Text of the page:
The last essay in the series, by the editor of the book, does bring out the apparent closing of the ranks among Mexican-Americans when the tide of popular opinion in the United States began to turn against Mexican immigration. The traditional assimilation oriented organizations such as the Lulacs changed their positions and made common cause with the more radical Chicanos to oppose the restrictive legislation then being considered by the U.S. Congress which limited the flow of Mexican immigration and imposed sanctions on employers who hired undocumented workers. Unfortuantely public actions have gone much further in that direction since this essay was written. Proposition 187 has been passed in California by a popular majority and is only prevented from implementation by the courts. The daily news informs us of current new restrictions being imposed on immigrants during the last hours of the 104th Congress.
The last part of this work is the most difficult to accept for those who follow the traditional assimilationist interpretation of immigration history. The editor offers essays reviewing scholarship that opens new vistas in the immigration debate. The authors of these essays tend to suggest that much of the scholarship and interpretation of the past has been myopic and unrealistic in that it was based upon the assumption that Mexican immigrants would eventually be assimilated into the mainstream culture of the United States. They argue that if this was true in the past for other immigrant groups, it is no longer valid for modern Mexican immigration. They note the painfully slow process of assimilation for the Mexican diaspora contrasted to the relatively rapid acculturation of earlier immigrant groups. The essayists argue that the new reality created by the globalization of the economy makes the old assimilationist interpretation inadequate. They suggest that if business organizations and investment capital are now transnational and can move beyond national boundaries casually and with little hindrance or restriction, then labor should be considered in a similar manner. They insist that workers now move in cyclical patterns to satisfy the needs of the economies and that they will not remain permanently in any locale. If this interpretation is to have any validity and acceptance by those favoring the older traditional approach, it must be articulated more clearly and more convincingly than it is in the essays presented in this volume.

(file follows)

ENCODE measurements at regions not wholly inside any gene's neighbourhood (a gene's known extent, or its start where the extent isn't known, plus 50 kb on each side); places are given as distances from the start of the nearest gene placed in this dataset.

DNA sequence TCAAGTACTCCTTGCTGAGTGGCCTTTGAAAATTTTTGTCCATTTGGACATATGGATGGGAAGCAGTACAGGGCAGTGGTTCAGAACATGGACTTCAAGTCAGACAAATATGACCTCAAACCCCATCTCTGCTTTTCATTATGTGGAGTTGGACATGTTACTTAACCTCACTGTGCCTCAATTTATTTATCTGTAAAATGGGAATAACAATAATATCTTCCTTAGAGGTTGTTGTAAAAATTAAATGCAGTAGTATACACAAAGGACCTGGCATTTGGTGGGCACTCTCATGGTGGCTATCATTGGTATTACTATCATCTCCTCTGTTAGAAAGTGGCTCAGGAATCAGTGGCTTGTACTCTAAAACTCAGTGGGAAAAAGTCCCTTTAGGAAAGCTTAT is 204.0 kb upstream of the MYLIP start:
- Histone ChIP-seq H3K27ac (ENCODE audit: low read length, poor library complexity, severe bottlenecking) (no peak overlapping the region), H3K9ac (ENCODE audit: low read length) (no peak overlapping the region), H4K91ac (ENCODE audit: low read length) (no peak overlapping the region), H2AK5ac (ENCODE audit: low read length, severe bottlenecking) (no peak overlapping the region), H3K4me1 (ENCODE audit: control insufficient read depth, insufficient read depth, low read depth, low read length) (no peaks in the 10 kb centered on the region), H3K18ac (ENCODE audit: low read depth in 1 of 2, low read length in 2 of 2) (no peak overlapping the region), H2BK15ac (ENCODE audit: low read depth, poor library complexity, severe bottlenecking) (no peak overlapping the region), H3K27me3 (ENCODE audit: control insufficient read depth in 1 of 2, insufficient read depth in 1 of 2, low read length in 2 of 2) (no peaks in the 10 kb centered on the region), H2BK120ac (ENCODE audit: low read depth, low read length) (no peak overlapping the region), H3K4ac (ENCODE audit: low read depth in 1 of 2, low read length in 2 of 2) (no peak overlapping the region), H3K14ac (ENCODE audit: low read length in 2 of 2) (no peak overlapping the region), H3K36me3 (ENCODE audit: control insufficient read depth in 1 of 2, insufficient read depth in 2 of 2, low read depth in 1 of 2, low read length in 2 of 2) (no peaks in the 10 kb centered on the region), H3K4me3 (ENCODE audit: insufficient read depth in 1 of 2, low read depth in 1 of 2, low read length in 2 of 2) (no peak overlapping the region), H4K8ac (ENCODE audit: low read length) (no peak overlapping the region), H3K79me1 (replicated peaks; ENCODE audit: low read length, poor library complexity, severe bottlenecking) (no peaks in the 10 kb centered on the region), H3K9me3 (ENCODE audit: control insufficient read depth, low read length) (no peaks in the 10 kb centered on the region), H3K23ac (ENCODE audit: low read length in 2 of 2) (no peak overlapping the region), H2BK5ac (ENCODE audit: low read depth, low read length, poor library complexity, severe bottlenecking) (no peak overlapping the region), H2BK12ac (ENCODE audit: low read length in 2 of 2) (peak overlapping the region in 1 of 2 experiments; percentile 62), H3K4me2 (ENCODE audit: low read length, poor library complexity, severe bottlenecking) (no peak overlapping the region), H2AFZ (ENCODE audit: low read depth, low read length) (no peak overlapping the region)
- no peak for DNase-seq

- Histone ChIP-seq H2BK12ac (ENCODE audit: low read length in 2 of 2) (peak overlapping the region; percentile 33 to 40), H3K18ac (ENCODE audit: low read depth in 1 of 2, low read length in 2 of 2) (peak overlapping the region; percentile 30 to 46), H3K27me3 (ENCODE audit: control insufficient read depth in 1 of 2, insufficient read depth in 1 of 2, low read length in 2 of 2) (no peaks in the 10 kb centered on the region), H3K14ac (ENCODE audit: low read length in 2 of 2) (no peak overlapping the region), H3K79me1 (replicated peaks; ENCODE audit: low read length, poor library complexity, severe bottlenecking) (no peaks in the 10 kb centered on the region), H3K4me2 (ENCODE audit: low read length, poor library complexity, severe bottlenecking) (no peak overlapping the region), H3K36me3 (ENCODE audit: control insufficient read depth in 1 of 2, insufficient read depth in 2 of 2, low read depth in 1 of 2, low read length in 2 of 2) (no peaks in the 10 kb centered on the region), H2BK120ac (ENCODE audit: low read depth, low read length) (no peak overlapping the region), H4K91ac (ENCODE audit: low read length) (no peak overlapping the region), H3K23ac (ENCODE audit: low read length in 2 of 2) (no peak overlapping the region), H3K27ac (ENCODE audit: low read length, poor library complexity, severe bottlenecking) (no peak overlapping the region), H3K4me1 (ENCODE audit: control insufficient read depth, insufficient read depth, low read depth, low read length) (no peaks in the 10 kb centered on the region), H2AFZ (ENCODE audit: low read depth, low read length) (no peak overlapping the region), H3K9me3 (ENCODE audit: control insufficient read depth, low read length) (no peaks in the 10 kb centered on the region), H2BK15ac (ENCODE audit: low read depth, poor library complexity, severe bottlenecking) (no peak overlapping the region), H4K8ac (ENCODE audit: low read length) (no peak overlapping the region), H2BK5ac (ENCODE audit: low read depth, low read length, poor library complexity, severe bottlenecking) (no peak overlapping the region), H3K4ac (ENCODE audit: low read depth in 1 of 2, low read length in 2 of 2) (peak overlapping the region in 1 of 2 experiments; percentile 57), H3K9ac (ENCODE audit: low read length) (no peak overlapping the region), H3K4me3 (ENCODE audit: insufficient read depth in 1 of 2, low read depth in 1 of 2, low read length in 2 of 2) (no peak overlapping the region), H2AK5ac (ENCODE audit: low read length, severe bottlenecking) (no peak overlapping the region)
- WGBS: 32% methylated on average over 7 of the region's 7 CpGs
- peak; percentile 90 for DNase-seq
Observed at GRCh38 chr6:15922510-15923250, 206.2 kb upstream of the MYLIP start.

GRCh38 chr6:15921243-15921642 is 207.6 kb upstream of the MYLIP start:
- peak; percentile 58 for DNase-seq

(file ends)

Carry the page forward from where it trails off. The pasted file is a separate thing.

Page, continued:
The summary of Mexican immigration history is excellent. The review of conflicting concepts of the status of Mexican-Americans and Mexican immigrants to the United States is a valuable addition to the study of this dynamic issue. The call for a new interpretation of immigration history, however, is too novel and challenging to be easily or readily accepted by those supporting the more comfortable traditionalist views. Its real merit is that it should provoke traditionalists to reexamine many of their basic concepts of immigration history and policy which, up to this point, they have taken for granted. This is especially true if they are not involved in actual ongoing research on the subject.
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Ray F. Broussard. Review of Gutierrez, David G., ed., Between Two Worlds: Mexican Immigrants in the United States.